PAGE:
Tips on How to Choose the Right Health Insurance
Every year your Health Insurance Group with your company will have an open-enrollment period. This is the time when you can add dependents to your current plan, change your coverage and add on to the group if not currently a member. Most people try avoid this like a dental check-up, but you really should take advantage. You should not just go with whatever plan you have had for the past year, two years or since you started with your company because its easy you should see what other plan would work for your life style. There are a number of insurance plans and with employers raising health-insurance premiums while at the same time scaling back benefits, so you need to be proactive in getting all the information necessary and making sure you and your loved ones are properly covered, after all, you can’t change your mind until next year around this time.
Don’t find yourself paying $200 for your allergy prescription you were paying $25 for last year, check ahead of time, because after you check that little box next to your plan of choice it is too late to go back. Don’t let the pharmacist be the barer of bad news.
Here are some of the best tips out there when making a decision concerning medical insurance during the open-enrollment process:
There are changes that you can make to your health-insurance plan during open enrollment.
If you do not currently have a health-insurance plan, now is the time to get enrolled. If you do have a plan, now is the time to switch if you have the option to do so. At this time you also want to correct inaccurate information and make sure that your spouse and all of your dependents are also covered.
Cheaper Premiums vs. Less Expensive Co-Pays
Like with most things in life, this depends on your situation. If you are healthy and younger, you can go for the lower premiums for your chances of having to visit the doctor often are lower, However, if you are older, have certain health conditions or have young children who visit the doctor frequently, you are much better off with higher premiums and lower co-pays–this will save you a bundle in the end. Make sure to also weight the value of the price vs. your health plan. If you choose a cheap medical plan that does not pay for certain benefits that you need, you are getting a poor value for you will find yourself paying in the end.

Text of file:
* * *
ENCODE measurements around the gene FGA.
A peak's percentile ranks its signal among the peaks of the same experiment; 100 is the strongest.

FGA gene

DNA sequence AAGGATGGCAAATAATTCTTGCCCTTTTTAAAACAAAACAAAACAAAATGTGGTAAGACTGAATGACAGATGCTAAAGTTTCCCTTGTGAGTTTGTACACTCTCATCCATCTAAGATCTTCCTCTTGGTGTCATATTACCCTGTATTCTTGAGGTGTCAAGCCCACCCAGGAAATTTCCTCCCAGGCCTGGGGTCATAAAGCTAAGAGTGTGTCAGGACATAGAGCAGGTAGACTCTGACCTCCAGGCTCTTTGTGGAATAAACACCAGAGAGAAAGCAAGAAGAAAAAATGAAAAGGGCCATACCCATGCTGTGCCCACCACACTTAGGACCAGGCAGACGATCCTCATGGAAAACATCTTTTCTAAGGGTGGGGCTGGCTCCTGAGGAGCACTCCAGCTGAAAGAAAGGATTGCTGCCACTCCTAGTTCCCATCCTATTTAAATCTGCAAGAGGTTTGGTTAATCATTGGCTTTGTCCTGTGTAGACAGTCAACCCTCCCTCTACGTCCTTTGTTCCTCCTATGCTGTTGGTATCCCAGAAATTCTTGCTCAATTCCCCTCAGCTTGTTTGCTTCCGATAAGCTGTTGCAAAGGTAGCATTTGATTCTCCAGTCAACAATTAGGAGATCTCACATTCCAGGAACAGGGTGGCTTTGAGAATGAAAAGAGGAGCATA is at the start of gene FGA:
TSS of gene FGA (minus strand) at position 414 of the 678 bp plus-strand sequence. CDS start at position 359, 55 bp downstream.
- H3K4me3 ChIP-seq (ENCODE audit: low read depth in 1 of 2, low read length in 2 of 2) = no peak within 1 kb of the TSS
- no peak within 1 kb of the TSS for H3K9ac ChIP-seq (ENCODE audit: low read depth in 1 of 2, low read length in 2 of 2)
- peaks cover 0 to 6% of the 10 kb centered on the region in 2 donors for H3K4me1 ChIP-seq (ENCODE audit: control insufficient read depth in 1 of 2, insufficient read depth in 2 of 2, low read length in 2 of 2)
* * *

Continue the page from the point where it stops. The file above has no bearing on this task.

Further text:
Lifetime Maximum Benefit
A lifetime maximum is the cap on the amount of benefits available to each policyholder. This cap is put into place in order to keep the cost of benefits affordable and to stabilize potential future costs. There are a lot of health plans that cap lifetime benefits at $1 million and are most often applicable to mental illness, drug and alcohol treatment and organ transplants.
If your plan has a low lifetime maximum cap, make sure to think carefully about how much risk you are taking on. It is possible for you to be healthy now, but have large expenses from one severe accident that can exceed a $100,000 in no time.
Can I switch health plans without undergoing medical screening for pre-existing conditions?
Yes, but only once time during the year. All other time sin the year you will have to sit out a pre-existing condition exclusion period. Also, if you were to enroll late in a group health plan you May have to wait as long as 18 months for coverage or your pre-existing conditions.
HMO vs. PPO vs. POS
There are several different types of health-plans out there. There are traditional fee-for-service plans (FFS), health-maintenance organizations (HMOs), point-of-serve plans (POS) and preferred-provider organizations (PPO). There are benefits and disadvantages to each plan that are necessary to consider when making your decision.
The least expensive are HMOs, however they are also the least flexible. HMOs require that you select a primary-care physician. In order to see a specialist you must obtain pre-authorizations from your primary-care physician for certain medical procedures. POS plans are more flexible than this, but they still require you to select a primary-care physician.
PPOs give policyholders great financial incentive — in the form or reasonable cop-payments — as long as you stay within the group of practitioners. While you can visit doctors that are “out-of network” specialists with out pre-approval, it can be more expensive.
Drug formularies and Pharmacy Benefit Tiers
Formulary: a list of medications for which a health plan pays.
Most health insurance plans that pay for prescription drugs have pharmacy benefit tiers in place that group certain drugs together for pricing purposes. Brand-name drugs, are usually in the top tier, and are the most expensive; generic drugs dare in the lower tiers and are less expensive. Depending on your prescription drug co-pay for a medication, you may be $5 to $10 for a lower tier drug and anywhere from $25 and up for a higher tier drug. Most plans have have 4 to 5 tiers, but some have as many as seven.